Internal divisions among southerners in general has been a sensitive topic for both the committee and the Yemeni population at large. Although it is an ongoing debate, many agree with Sayadi that “Hirak doesn't represent all the south, and the south is not all Hiraki," a reality that makes designating southern representatives to the NDC a potentially explosive subject.
The preparatory committee recently addressed that issue by announcing that 50-percent of seats will be reserved for southerners, in an apparent concession to lure Hirakis to the negotiation table. But because members of parties other than Hirak can also be considered southerners, even if they do not agree with the movement’s objectives, the last-minute effort may fall flat. Hirak’s participation in the dialogue remains up in the air.
Beyond issues of representation in the NDC, Mubarak says that there also needs to be “on the ground” changes in order for Hirak to participate. He feels President Hadi must send a clear signal, possibly through executive decrees resolving land disputes or reinstating pensions, that northern policy towards the south is shifting. Without these changes, he argues, Hirak’s participation is unlikely because doing so would amount to Hirak “burn[ing] themselves” in the eyes of their supporters.
"The rebellious Shi'ite Huthi movement, based in northern Yemen along the Saudi border, has flooded Sana'a with its provocative slogan, 'Death to America, Death to Israel, Curse upon the Jews, Victory to Islam.'" (C. Coombs for VOA)
The other major obstacle to the plan for a unified Yemen lies north of the capital in Saada governorate, which borders Saudi Arabia. There, a Zaidi Shi’ite movement, known as Al-Huthi, has been beating back government forces for control of the territory for most of the past decade.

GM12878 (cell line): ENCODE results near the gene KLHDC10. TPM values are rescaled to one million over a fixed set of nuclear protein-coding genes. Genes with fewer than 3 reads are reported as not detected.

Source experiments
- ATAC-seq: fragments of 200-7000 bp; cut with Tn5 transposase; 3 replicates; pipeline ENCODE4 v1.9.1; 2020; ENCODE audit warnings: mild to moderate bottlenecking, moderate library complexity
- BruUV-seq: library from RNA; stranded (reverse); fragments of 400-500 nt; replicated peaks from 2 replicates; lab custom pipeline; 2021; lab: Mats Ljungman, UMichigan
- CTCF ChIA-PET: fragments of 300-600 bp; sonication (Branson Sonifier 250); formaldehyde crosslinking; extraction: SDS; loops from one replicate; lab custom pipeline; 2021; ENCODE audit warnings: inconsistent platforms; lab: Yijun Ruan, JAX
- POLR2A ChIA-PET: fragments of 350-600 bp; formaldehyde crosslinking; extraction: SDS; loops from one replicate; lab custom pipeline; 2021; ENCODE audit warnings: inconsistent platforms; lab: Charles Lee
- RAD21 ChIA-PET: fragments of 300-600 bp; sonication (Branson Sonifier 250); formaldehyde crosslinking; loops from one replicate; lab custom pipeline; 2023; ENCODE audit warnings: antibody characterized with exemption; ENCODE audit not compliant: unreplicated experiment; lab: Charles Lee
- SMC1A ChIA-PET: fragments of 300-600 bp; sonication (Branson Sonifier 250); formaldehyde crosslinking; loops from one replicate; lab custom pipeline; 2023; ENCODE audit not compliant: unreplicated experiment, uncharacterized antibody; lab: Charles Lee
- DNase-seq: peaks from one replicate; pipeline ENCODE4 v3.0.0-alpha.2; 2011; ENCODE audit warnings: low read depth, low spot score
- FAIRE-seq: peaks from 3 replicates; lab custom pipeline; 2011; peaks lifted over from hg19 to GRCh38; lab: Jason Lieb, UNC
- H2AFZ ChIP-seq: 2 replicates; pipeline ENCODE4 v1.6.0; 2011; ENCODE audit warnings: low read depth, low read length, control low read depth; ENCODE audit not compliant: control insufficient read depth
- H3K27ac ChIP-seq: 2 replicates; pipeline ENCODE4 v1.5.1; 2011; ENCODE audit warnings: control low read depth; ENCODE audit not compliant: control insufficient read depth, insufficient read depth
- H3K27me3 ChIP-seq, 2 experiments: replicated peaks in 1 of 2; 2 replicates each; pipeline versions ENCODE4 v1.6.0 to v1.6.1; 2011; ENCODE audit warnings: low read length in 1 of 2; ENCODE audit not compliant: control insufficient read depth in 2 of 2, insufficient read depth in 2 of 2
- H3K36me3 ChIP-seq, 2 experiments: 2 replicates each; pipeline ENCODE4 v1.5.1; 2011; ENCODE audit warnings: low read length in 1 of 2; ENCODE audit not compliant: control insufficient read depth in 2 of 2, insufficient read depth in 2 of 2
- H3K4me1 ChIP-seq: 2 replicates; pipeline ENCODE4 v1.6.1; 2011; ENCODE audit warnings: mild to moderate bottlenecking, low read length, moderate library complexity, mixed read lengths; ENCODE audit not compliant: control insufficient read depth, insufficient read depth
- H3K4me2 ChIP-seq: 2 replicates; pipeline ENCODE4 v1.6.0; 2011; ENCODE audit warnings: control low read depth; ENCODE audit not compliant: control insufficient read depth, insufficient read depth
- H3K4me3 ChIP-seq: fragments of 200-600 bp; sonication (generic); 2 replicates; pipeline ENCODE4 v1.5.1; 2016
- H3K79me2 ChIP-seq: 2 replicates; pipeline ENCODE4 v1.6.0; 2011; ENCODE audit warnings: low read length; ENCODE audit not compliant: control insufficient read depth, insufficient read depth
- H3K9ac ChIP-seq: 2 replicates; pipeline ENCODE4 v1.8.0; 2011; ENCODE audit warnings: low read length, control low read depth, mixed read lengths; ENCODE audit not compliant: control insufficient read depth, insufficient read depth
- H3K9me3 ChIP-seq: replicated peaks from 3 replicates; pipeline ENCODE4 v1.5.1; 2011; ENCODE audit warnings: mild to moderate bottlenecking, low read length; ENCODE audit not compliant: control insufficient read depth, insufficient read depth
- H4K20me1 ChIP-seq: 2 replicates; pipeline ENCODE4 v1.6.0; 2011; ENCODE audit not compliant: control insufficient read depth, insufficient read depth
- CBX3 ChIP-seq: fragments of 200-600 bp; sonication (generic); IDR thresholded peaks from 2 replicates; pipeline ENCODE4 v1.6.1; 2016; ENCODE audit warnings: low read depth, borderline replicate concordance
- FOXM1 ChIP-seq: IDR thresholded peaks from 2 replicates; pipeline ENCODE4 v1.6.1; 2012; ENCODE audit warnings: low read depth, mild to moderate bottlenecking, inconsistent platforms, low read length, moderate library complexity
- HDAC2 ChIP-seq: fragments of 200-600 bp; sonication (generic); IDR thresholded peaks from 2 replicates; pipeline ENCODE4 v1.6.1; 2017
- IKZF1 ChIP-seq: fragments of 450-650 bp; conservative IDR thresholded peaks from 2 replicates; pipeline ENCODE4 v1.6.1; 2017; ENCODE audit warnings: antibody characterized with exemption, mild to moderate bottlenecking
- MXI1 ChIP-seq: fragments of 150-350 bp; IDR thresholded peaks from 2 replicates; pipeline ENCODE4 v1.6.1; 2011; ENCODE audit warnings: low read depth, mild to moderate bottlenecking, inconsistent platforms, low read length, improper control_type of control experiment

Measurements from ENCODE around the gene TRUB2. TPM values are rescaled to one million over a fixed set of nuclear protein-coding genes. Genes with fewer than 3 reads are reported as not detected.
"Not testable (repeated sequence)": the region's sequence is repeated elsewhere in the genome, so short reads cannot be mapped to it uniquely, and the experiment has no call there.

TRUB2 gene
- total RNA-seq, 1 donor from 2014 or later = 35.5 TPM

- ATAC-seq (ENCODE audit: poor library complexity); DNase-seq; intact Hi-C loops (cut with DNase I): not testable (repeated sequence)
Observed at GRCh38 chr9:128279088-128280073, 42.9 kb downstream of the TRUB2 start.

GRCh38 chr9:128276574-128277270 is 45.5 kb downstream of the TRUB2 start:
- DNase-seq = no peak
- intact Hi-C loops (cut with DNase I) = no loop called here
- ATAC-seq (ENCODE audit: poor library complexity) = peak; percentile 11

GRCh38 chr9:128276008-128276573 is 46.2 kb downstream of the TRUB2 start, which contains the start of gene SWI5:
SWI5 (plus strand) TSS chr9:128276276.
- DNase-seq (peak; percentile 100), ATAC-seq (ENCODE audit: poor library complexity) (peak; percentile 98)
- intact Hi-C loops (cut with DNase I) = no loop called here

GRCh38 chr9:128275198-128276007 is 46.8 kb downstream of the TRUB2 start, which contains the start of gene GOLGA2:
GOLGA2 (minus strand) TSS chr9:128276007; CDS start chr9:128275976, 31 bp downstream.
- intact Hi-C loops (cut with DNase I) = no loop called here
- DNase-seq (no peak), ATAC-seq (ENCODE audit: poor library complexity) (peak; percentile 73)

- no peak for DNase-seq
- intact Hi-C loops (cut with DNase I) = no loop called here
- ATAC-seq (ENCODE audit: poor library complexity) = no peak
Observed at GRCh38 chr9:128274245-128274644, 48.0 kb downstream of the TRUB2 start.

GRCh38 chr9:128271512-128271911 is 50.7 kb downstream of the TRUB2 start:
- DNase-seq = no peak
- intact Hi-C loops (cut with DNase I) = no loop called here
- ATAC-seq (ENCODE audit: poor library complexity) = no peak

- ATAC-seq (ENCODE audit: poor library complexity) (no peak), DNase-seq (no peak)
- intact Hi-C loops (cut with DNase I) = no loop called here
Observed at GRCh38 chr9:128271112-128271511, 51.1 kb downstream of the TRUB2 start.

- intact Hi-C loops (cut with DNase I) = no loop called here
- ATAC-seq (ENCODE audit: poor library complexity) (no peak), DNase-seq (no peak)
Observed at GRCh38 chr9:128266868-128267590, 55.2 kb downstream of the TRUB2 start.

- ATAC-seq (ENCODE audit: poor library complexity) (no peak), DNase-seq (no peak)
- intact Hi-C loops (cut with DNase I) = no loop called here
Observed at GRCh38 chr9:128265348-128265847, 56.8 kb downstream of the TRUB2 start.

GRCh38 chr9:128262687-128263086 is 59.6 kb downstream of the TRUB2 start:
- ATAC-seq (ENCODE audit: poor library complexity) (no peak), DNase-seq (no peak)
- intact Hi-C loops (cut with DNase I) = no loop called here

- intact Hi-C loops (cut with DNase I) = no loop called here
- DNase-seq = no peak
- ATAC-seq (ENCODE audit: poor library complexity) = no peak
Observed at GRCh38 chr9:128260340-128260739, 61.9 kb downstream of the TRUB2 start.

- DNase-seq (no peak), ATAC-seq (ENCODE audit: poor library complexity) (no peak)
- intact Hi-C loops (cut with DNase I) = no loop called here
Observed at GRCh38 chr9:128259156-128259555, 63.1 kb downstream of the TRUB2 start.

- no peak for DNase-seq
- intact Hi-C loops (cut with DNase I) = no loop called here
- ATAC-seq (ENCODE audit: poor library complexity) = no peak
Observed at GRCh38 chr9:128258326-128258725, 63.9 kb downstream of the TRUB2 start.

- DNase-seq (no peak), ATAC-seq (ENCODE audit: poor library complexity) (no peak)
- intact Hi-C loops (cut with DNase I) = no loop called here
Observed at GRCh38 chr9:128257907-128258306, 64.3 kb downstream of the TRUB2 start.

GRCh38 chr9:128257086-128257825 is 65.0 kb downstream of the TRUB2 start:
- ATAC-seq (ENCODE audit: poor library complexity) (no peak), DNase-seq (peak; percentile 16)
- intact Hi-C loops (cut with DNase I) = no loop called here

Last year’s anti-government revolts created an opening for the rebels not only to solidify their stronghold in Saada but to expand southward into the capital.
Both Mubarak and Sayadi feel the Huthis have been surprisingly cooperative in NDC preparations up to this point, even arguing that they have been more open to the idea of a “modern civil state” than the country’s dominant political party Islah, composed of tribal and Islamist groups.
But President Hadi has routinely accused the Huthis of accepting Iranian support aimed at destabilizing the transition process. And the group continues to lambast what it perceives to be American and Saudi meddling in Yemeni affairs. Its caustic slogan, “Death to America, Death to Israel, Curse Upon the Jews, Victory to Islam,” has flooded Sana'a since September.
Issues such as the U.S. drone attacks against al-Qaida militants are not on the agenda because NDC is focused exclusively on domestic issues.
But other tough questions are facing the NDC, including what role the military will play in the state, and what type of political system the new Yemen will base its constitution on.
Although the committee has not ruled out the possibility of allowing more than six months for the NDC to tackle these complex issues, Sayadi says that, until now, “there is no interest in postponing or extending the transition period.”
President Hadi, for his part, has insisted that he will relinquish his post in February 2014, in an apparent gesture to his domestic audience and the international community that the days of power grabs in Yemen have given way to the rule of law.
But a lot could change between now and then. In the meantime, Yemen’s political transition in general and the NDC in particular remain untested experiments in the Arab Spring era.